A Wilderness Safari of New Zealand’s South Island
October 8, 2015
New Zealand is a world away from almost everywhere on the planet. Yet it is precisely this Antipodean remoteness that is responsible for the out-of-this-world natural landscapes, which draw over 3 million visitors a year.
What is particularly striking about New Zealand is the density and diversity of natural beauty. Driving through the South Island over a couple of days, for example, could take you from pristine coasts, through desert-like landscapes, into rainforests and up to rugged mountains and glaciers. I know of no place in the world, which offers the quintessence of such extremities in such close proximity—each with uniquely awe-inspiring qualities.
The diversity and beauty of the landscapes is one of the reasons why, in my opinion, the nation is best explored on the move. With nine days to spare in January and New Zealand’s South Island on the top of my bucket list, I considered the usual holiday options. But given that there was so much to see, I narrowed these down to hotel hopping or a motorhome. Hotel hopping had the comfort, but lacked the total environmental immersion, which makes a trip to New Zealand so compelling. A motorhome on the other hand had the convenience of stopping wherever we wished for the night and exploring the remote areas, but appeared to fall short on the comfort element. It was through persisting not to make a compromise that I stumbled upon Wilderness, a company offering luxury camper vans for private touring throughout the country.
It only took me a single visit to the Wilderness website and a call for me to realise that this was the experience me and my partner were after; one that coupled absolute comfort with the absolute freedom to plot our own itinerary. An itinerary that would take us from Christchurch, along the East Coast beaches, deep into the famous fiords featured in King Kong, through the adventurous Queenstown region and over the rugged mountains, lakes and rivers that set the scene for Lord of the Rings.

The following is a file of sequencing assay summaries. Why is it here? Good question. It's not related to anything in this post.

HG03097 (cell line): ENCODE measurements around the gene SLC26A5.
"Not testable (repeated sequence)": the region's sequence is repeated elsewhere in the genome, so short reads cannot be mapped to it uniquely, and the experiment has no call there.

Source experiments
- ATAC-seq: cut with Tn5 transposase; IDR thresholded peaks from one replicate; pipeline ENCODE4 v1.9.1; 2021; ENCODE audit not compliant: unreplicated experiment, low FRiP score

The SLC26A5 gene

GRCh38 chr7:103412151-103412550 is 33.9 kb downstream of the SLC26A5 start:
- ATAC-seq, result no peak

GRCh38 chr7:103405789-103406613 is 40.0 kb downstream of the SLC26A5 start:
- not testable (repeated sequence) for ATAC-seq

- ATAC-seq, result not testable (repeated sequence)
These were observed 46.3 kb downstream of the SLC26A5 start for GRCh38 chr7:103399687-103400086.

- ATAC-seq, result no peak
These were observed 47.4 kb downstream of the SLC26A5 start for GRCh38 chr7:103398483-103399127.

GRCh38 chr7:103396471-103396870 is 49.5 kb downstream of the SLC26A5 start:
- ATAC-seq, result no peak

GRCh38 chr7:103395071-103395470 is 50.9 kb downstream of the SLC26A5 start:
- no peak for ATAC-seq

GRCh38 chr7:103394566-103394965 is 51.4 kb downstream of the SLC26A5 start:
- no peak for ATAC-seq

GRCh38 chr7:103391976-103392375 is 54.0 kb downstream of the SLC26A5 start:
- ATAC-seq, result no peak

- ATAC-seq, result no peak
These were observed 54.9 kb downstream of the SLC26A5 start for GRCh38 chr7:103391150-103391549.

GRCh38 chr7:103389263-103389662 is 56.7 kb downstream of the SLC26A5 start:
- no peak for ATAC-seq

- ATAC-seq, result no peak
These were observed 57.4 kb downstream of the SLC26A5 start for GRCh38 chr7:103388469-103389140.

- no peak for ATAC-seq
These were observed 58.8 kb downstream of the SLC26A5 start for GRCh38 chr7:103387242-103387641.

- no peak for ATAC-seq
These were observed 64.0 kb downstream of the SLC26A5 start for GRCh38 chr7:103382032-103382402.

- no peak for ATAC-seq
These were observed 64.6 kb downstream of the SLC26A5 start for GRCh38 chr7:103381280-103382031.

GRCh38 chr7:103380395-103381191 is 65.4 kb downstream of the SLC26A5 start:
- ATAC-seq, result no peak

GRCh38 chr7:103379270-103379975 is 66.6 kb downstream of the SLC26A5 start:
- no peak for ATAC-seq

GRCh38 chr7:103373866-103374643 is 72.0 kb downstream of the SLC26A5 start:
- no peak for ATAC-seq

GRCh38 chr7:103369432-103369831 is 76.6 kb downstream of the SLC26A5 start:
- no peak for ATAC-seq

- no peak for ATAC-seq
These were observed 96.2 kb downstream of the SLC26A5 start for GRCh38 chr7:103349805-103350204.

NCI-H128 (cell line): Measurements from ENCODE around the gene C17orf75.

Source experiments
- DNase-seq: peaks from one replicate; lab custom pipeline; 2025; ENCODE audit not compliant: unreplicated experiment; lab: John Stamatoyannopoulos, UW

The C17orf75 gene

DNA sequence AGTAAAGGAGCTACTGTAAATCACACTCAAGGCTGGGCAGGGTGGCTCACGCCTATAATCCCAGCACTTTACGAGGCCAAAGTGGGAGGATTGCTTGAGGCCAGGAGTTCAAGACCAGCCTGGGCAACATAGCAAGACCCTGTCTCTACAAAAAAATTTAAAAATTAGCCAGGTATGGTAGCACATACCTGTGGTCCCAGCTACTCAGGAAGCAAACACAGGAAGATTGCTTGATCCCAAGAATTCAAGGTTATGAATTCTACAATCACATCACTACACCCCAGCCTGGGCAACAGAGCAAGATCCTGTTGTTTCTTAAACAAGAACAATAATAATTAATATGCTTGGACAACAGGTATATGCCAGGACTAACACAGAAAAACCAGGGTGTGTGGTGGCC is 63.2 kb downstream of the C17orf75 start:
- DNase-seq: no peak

Day 1: Cruising to the Coast
Upon arriving at Christchurch Airport, we were chauffeured in a private car to the Wilderness base, only a few minutes away. A welcome board displayed our names and shortly after we saw this, we were welcomed in person by a friendly representative, Mike. Mike introduced us to our camper van, discussed the formalities and then recommended several freedom campsites along the route we wished to take.
The van we chose was the “Freestyle 2” (Fiat Ducato 2.3L Turbo Diesel) suitable for four people, but ideal for a couple. Our Fiat was compact enough to navigate, but was also equipped with all the comforts, including a luxury yacht-like interior with leather seating and push-locks on the cupboards, a double bunk that came down from the roof, large windows in the dining area, storage with hangers for coats, a fridge, deep freeze, gas stove, shower with warm water, TV and DVD player and two mountain bikes with disc brakes. We had the ingredients for an adventure that was almost too comfortable to be called camping.
After we inspected our van and stocked up on local culinary delicacies, we set off for our first destination: Oamaru. The road trip was carefree and by sunset (which is around 9pm in summer in New Zealand), we had eaten our dinner in Bushy Beach Reserve and set up camp in a nearby parking spot, home to yellow-eyed penguins, lion seals and beautiful beaches.
Day 2: From the Seaside to the Lakeside
Both my partner and I were excited to explore the Bushy Bay Reserve and with an apparently spectacular day ahead of us we lost no time. The first item on the agenda was a swim and, with only lion seals to join us, we were promised a private dip. After breakfast overlooking the Pacific Ocean we made our way to the renowned Moeraki Boulders, which lie scattered along the beach in all their million years of beauty. We then continued our drive to a seaside lunch venue, Fleur’s Place, which I would highly recommend. Only minutes further south, Fleur’s is found in a fisherman’s cottage on a pier, protruding into the sea. Intimate and charming, this venue is a seafood gastronomists dream, offering specialities from a delightful bisque soup to extravagant seafood platters.
Eager to get to the exquisite Fiordland National Park as soon as possible, my partner finally convinced me to leave the lunch table and continue our journey. We made it to Te Anau well before dusk and decided to camp in a site five metres by the lake. The camping experience that night was cosy and we both slept exceptionally well, despite the high winds that apparently ravaged outside for most of the night.